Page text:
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December 27, 2007 - Evening Sun (PA)

Drug Czar: Just Say No To Toad Licking

By Rick Lee, For The Evening Sun

Return to Drug War News: Don't Miss Archive

After he stopped laughing, York County drug czar Bill Graff got on the phone with the Pennsylvania State Police crime lab.

"You can lick all the toads you want," had been Graff's initial response. "I don't think it's a crime. There's nothing in the (state) crimes code banning the licking of toads."

Graff didn't believe it, but the question of toad licking came up after a man was arrested in November in Missouri, accused of possession of a Colorado River toad with the intent to lick it to get high.

But the chemists at the crime lab informed Graff, the county's first assistant district attorney and head of the county drug task force, that certain members of the bufo toad family -- specifically the Colorado River toad and the cane toad -- secrete bufotenine, a hallucinogenic alkaloid and a Schedule I controlled substance under both federal and state drug laws.

The chemists told Graff the question of toad licking to get high does not come up very often. They said they vaguely remembered a toad licking case "a long time Advertisement ago." The toads in question are native to western and southwestern states.

"I stand corrected," Graff said. "It's not just an urban legend.

"So, I guess if you caught someone with a Colorado River toad, you could charge them with a Schedule I violation. It's no different from mushrooms or LSD. You would have to prove they intended to use them to lick. I mean not having them as pets.

"It would be delivery of a controlled substance, and the package is the frog, I mean the toad."

Pennsylvania State law does not specifically address bufo toads or any other non-endangered amphibians.

The closest the state's game laws come is noting "there is no requirement for a person possessing ... reptiles."

After he stopped laughing, Dan Tredinnick, press secretary for the Pennsylvania State Fish and Boat Commission, said, "Well, comparing it to soaking a rag with gasoline and huffing it, toad licking doesn't sound that strange."

Tredinnick said there are no regulations governing the possession of hallucinogenic toads "under our small section of the law, so we don't care if you possess one."

State game law does limit the taking of native bufo toads -- the eastern American toad and the Fowler's toad -- to two a day, he said. But Pennsylvania bufos, while they do have venom sacs that secrete a defensive irritant, don't have the hallucinogenic feature of their southwestern cousins, he said.

Tredinick said the fish and boat commission is more concerned with the release of non-native species into the wild. He recalled the northern snakehead scare that grabbed headlines in 2003 when the predatory fish native to China were found in Maryland waterways. Since then, the state has outlawed the possession, sale and transportation of live snakeheads, he said.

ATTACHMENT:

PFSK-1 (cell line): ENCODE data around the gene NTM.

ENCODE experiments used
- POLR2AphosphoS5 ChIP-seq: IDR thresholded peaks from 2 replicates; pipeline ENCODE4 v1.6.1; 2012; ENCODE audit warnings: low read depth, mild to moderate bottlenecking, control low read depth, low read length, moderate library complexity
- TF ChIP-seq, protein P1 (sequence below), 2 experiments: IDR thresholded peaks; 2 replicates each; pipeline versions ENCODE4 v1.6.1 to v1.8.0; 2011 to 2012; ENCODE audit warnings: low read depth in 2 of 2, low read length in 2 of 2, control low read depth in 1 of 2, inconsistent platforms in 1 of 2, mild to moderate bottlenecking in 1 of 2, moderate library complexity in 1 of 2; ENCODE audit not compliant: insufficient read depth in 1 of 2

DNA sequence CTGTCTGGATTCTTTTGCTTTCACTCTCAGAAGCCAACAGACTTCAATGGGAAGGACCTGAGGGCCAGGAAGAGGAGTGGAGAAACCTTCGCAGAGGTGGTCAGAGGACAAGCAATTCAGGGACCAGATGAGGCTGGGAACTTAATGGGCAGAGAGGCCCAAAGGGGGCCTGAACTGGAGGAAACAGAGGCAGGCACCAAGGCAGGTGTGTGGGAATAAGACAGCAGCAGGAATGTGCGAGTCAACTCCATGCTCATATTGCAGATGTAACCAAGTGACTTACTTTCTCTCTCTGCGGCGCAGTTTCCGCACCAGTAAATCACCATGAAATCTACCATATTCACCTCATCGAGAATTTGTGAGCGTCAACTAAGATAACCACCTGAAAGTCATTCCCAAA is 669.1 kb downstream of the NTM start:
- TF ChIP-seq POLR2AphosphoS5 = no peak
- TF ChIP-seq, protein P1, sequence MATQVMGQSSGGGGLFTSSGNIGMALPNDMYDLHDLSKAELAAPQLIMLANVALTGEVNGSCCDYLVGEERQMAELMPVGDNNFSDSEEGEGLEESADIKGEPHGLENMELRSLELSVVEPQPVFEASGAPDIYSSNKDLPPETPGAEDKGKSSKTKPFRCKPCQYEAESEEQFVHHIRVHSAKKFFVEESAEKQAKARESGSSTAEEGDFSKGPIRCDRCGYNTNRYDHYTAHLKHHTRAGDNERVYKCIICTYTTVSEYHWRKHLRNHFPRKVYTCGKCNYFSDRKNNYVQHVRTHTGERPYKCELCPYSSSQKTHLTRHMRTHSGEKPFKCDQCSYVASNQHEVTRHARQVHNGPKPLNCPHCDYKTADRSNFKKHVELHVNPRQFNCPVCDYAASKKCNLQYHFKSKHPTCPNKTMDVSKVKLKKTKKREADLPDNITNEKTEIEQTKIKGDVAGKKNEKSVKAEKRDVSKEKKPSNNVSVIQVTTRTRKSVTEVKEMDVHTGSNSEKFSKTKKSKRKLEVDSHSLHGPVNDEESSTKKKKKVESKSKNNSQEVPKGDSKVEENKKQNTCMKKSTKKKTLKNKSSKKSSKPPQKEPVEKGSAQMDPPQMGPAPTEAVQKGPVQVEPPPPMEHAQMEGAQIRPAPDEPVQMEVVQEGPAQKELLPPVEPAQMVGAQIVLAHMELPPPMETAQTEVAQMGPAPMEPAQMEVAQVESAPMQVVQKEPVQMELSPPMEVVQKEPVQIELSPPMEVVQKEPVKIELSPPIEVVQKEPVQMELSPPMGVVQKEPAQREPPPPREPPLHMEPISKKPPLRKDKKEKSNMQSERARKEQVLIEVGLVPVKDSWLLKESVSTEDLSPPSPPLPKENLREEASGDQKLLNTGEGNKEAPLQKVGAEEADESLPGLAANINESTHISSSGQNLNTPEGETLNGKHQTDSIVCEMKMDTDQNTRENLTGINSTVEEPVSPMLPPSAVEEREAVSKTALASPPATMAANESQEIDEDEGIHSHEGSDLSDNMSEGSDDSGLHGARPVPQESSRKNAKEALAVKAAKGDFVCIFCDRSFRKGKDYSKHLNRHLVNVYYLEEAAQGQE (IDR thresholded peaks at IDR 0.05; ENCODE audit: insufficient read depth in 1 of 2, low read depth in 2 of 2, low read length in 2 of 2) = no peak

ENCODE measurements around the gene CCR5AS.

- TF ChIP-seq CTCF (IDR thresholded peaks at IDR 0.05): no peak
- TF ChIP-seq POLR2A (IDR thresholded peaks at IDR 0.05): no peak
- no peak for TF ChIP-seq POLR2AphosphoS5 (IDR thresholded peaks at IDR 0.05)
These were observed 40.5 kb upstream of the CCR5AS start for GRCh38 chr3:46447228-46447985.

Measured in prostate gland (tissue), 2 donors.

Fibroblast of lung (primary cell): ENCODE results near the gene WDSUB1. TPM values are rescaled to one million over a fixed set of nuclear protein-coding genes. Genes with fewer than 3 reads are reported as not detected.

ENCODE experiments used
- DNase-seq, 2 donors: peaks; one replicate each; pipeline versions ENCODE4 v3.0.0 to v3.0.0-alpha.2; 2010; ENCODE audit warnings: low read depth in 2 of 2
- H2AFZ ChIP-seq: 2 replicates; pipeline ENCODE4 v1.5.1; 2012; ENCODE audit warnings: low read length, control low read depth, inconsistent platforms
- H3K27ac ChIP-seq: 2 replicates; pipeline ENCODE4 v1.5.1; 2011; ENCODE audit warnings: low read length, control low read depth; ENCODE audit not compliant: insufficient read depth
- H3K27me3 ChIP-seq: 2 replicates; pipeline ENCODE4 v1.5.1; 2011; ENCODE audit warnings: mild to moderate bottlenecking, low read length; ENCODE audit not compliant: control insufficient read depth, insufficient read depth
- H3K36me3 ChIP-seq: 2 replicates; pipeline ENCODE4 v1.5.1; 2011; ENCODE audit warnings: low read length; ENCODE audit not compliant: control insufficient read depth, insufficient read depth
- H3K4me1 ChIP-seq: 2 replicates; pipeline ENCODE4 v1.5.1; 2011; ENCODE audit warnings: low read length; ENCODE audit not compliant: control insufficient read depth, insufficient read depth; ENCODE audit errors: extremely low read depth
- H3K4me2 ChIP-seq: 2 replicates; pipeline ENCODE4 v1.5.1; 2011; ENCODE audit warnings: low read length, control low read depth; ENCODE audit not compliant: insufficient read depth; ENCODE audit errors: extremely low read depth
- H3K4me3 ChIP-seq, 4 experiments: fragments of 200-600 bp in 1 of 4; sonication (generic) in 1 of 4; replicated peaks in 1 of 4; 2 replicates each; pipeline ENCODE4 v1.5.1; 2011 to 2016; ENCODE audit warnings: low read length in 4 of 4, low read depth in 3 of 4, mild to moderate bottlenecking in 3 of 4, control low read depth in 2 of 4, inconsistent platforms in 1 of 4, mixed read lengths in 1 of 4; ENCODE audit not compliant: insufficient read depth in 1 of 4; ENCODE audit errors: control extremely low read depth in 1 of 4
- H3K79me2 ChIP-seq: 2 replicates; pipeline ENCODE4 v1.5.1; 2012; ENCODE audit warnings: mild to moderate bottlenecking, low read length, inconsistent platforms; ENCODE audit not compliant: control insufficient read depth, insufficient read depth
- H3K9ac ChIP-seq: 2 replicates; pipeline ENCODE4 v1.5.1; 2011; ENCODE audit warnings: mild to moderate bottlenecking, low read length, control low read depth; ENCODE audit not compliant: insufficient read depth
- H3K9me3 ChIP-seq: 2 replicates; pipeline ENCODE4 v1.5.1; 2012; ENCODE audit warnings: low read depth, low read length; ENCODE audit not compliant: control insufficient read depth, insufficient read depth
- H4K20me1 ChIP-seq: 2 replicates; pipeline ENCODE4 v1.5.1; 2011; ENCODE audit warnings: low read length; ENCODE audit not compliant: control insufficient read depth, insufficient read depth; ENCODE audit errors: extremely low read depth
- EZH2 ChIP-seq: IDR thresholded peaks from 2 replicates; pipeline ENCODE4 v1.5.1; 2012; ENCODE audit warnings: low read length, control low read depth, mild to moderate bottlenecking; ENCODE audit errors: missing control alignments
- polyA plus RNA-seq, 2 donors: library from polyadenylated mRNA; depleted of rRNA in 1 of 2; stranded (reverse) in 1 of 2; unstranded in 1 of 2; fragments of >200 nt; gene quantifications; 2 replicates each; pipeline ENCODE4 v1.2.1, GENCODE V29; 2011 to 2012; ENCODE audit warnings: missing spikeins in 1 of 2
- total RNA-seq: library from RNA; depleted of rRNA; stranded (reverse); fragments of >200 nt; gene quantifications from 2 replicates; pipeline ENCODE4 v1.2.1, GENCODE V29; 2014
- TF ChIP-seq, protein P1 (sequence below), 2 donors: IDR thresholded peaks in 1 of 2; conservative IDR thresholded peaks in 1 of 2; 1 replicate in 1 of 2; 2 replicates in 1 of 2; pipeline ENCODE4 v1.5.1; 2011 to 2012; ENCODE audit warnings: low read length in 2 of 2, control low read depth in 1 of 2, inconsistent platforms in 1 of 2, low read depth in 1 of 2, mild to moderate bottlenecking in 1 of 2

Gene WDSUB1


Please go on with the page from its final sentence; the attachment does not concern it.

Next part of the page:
He could recall no such similar discussion about bufo toads.

After she stopped laughing, Diana Weaver, of the U.S. Fish and Wildlife Commission's External Affairs Department, contacted one of her law enforcement agents.

She said "if a critter is taken or possessed in violation of a state law" and then transported across state lines, it could be a violation of the federal Lacey Act.

Similar to the Mann Act of 1910, which made it illegal take a woman across state lines for immoral purposes, the Lacey Act, which "makes it unlawful to import, export, transport, buy or sell fish, wildlife and plants taken or possessed in violation of federal, state or tribal law" and could come into play in interstate toad-licking cases.

The Arrest

Police in Kansas City, Mo., arrested a man in November and charged him with trying to get high by licking a toad.

The 21-year-old had a Colorado River toad, which produces a venom that works as a hallucinogenic on people, KMBC-TV in Kansas City reported.

Bufo toads are found in most of the United States. Native to the southwest, specifically California, Arizona and northern Mexico, is the Bufo alvarius, commonly known as the Sonoran Desert toad and the Colorado River toad.

Glands in the toad's neck and limbs contain bufotenin and dimethyltryptamine, hallucinogens that are listed as federal and Pennsylvania controlled substances and subject to criminal prosecution.

There are a plethora of articles on the Internet dedicated on how to use the venom for hallucinogenic effects. Most suggest "milking" the toad's glands and drying and smoking the venom. Other vaguely worded Web sites about the care and keeping of bufo toads also allude to their psychedelic properties.

Some sites offer toads for sale with prices around $150 for an adult male and $275 for an adult male and female.

Along with the Bufo alvarius, the Bufo marinus or cane toad also produces a mind-altering venom, according to scientific articles. Cane toads are native to Mexico and Central America and were introduced to Australia in the 1930s to control insects.

In Pennsylvania, the most common bufo family member is the Bufo americanus or American toad. Although it too secretes a venom, it will only irritate human skin but can be dangerous if ingested by small animals.

Locally, the York County District Attorney's Office could not recall prosecuting anyone for the possession of a bufo toad or for ingesting the venom.

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